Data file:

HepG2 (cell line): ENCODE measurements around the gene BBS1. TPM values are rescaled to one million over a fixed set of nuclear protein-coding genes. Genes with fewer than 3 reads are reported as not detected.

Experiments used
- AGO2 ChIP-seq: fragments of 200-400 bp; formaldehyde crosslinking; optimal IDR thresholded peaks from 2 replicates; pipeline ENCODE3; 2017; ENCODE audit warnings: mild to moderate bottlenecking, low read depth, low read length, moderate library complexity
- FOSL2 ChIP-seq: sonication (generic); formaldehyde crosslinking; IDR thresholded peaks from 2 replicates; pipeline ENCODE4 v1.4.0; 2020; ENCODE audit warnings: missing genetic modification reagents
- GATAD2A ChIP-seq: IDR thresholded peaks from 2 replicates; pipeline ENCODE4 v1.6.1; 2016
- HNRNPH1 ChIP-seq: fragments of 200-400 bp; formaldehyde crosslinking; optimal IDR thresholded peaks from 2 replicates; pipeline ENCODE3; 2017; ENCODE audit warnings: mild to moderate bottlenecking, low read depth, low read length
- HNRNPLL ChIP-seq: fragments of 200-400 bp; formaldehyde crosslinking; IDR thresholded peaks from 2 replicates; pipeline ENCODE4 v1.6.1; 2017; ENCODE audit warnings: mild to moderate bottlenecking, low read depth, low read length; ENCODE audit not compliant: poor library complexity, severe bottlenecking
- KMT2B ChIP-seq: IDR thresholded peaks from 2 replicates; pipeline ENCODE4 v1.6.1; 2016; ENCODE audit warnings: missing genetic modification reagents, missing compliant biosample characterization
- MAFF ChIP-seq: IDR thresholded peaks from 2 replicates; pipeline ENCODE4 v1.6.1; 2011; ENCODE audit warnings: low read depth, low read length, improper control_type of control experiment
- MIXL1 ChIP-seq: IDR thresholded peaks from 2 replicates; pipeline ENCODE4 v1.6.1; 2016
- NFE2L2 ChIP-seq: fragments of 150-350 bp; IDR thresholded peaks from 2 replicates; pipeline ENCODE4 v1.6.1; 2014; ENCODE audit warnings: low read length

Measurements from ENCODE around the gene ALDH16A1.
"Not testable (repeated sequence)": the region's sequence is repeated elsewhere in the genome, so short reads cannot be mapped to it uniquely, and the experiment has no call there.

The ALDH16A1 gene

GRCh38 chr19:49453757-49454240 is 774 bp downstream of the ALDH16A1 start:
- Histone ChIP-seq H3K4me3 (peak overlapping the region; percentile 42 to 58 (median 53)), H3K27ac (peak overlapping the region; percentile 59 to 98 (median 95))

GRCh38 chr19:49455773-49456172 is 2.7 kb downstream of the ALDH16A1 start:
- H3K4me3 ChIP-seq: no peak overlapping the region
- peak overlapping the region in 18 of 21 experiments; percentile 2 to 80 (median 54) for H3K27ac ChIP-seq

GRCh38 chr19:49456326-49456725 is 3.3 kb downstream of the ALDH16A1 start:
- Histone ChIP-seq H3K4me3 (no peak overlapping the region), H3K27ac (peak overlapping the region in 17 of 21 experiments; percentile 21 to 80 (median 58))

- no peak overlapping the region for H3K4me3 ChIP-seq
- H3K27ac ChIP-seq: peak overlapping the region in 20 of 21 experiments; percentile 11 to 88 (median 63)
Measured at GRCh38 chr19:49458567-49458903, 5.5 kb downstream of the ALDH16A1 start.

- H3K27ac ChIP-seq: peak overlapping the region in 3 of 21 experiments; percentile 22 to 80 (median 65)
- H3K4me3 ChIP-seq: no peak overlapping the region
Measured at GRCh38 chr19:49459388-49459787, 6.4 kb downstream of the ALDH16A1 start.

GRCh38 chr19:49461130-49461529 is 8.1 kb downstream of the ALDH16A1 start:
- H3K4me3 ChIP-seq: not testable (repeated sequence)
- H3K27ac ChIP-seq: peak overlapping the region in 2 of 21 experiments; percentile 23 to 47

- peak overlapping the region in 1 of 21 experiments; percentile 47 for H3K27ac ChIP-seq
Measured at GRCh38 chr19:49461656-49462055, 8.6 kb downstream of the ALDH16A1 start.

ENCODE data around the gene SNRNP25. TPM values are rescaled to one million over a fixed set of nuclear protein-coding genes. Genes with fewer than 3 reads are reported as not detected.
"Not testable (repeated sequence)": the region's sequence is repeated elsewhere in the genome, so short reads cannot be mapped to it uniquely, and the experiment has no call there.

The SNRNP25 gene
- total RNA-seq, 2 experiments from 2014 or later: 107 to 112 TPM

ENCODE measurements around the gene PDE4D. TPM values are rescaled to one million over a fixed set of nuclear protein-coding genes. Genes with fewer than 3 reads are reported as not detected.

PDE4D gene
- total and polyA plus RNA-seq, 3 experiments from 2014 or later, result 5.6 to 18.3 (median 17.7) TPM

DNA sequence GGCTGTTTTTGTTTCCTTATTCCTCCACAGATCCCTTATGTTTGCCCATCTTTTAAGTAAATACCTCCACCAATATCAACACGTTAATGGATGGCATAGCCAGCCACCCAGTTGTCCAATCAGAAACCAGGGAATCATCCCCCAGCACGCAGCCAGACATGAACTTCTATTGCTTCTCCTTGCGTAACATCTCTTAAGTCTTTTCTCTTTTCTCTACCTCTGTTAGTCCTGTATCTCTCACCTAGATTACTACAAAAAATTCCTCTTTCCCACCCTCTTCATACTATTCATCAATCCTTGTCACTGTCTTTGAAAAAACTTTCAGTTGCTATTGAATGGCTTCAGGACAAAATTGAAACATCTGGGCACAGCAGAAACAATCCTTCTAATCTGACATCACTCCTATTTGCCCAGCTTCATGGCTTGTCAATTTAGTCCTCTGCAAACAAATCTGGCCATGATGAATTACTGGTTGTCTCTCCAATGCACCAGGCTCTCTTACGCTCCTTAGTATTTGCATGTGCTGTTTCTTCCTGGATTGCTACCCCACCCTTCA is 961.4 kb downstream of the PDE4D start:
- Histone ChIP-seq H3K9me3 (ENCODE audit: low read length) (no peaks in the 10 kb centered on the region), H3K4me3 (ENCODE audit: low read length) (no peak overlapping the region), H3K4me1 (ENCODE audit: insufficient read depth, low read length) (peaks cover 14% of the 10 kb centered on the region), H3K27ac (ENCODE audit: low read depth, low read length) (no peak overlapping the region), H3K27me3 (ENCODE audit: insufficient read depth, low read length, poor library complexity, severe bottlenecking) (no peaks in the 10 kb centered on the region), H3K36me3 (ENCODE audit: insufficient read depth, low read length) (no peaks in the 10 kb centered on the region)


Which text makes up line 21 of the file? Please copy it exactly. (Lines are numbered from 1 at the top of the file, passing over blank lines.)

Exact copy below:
- Histone ChIP-seq H3K4me3 (no peak overlapping the region), H3K27ac (peak overlapping the region in 17 of 21 experiments; percentile 21 to 80 (median 58))